Shortly thereafter, a series of lawsuits from injured bystanders results in the government banning super-heroics.  Cut to the present, where Bob and Helen Parr now live extremely boring lives in Municiberg, with their super-children Violet (invisibility/force fields), Dashiell (super-speed), and baby Jack-Jack (appears normal), all of them forced to suppress their powers in public.  Bob, now an insurance agent, hates his job and secretly sneaks out with Frozone to fight crime.  One day, Bob's fired for losing his temper towards his boss (voiced by Wallace Shawn, who's Vizzini from The Princess Bride (5 stars) and who I thought was dead), and is dreading telling his wife, when he finds a video message from the beautiful Mirage, who covertly hires him to take out the killer robot, Omnidroid 9000, on a remote island.  Incredible handles the job with ease, and takes on more assignments for Mirage, making lots of money and keeping the loss of his real-life job a secret from his wife and family.  Bob is eventually led back to the island, where he discovers that Mirage and the Omnidroid actually work for Mr. Incredible's would-be side-kick, Buddy Pine, who now goes by the super-villain moniker, Syndrome, and who traps the hero, forcing his family to attempt a rescue.  Syndrome ultimately reveals his evil plan of luring the world's super-heroes to his island to fight the Omnidroid, improving the robot's weaknesses each time, and killing the do-gooders in the process.  After seemingly destroying the Incredible family, Syndrome takes his robot to the city, and stages a fight with the monstrosity to win the hearts of the public.  The animated shit hits the fan, and the Incredibles escape from the island to save the day, but not in the way you'd expect (hooray Jack-Jack!).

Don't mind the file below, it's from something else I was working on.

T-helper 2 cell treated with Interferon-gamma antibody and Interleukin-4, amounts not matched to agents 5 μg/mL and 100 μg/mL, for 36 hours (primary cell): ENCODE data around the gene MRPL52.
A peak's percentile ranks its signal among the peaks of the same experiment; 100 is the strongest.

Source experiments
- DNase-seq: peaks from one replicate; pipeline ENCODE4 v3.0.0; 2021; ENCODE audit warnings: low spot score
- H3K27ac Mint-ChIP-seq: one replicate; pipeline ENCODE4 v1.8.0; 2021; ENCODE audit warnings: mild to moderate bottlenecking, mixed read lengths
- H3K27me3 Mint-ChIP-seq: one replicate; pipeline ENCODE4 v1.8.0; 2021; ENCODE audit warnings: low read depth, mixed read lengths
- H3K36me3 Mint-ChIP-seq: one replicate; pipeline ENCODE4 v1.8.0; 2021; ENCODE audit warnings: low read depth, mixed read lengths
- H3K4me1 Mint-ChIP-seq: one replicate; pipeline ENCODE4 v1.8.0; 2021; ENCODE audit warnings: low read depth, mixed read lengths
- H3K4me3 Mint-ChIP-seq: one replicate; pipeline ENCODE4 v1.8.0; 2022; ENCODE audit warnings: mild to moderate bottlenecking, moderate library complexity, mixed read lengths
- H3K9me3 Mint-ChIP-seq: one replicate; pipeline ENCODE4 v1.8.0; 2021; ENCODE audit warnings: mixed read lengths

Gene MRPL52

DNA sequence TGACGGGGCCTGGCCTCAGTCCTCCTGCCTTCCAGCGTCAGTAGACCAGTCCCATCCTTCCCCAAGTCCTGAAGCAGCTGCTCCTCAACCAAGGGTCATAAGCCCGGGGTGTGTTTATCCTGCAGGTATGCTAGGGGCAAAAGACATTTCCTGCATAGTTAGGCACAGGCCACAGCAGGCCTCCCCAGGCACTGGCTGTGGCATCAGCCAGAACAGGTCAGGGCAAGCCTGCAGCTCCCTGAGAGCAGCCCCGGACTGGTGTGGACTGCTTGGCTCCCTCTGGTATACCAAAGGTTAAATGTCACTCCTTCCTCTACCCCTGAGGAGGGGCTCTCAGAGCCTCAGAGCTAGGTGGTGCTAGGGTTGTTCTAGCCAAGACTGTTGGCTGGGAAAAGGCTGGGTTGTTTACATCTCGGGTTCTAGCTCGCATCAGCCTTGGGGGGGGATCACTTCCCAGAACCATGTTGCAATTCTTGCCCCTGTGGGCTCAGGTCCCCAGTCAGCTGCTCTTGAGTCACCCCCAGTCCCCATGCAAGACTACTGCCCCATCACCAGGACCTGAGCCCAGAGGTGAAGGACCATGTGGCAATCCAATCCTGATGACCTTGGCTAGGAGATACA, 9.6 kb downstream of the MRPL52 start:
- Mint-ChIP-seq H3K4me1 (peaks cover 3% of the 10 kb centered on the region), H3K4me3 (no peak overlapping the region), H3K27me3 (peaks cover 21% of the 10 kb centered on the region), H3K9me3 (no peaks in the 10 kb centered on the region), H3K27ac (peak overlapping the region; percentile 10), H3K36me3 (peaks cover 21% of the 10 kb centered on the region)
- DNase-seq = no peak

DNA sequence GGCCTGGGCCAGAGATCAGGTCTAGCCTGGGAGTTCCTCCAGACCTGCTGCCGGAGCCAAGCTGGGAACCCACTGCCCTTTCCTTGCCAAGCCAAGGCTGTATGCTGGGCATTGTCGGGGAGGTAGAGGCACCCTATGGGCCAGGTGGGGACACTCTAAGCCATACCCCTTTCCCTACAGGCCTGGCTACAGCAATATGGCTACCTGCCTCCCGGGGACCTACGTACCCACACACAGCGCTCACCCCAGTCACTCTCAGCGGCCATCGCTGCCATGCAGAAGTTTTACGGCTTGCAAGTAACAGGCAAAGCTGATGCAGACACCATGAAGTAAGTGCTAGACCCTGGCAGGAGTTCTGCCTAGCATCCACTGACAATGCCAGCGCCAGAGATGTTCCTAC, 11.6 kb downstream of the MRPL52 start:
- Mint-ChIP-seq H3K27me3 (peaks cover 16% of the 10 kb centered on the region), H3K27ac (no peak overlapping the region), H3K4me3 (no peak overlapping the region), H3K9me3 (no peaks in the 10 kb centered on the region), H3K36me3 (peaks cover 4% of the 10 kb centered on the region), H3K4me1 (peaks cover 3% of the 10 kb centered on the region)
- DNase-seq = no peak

Brad Bird's stories are laced with the love and nostalgia of Golden Age comic-books and fantastic tales. But he doesn't alienate those of the audience who don't give two shits about any "Age" of comic-book by just telling damn good stories, with lovable characters, ingenious plot twists, and with the help of Pixar tech, seamless animation.  So for 115 minutes, I forget that I'm an unemployed 30 year-old man watching cartoons.    Not that that would stop me.

5/5 stars

Monday, June 21, 2010

Re-Animator "What kind of medicine are you involved in? Death."

If any photo or recollection of author and cult-leader H.P. Lovecraft is accurate, the man was very short on light-heartedness and optimism.  But even Lovecraft, America's version of Uncle Aleister Crowely and father of "cosmic horror", the Necronomicon, and all things Cthulhu, would be hard-pressed not to smile at this hi-larious adaptation of his story, "Herbert West-Reanimator".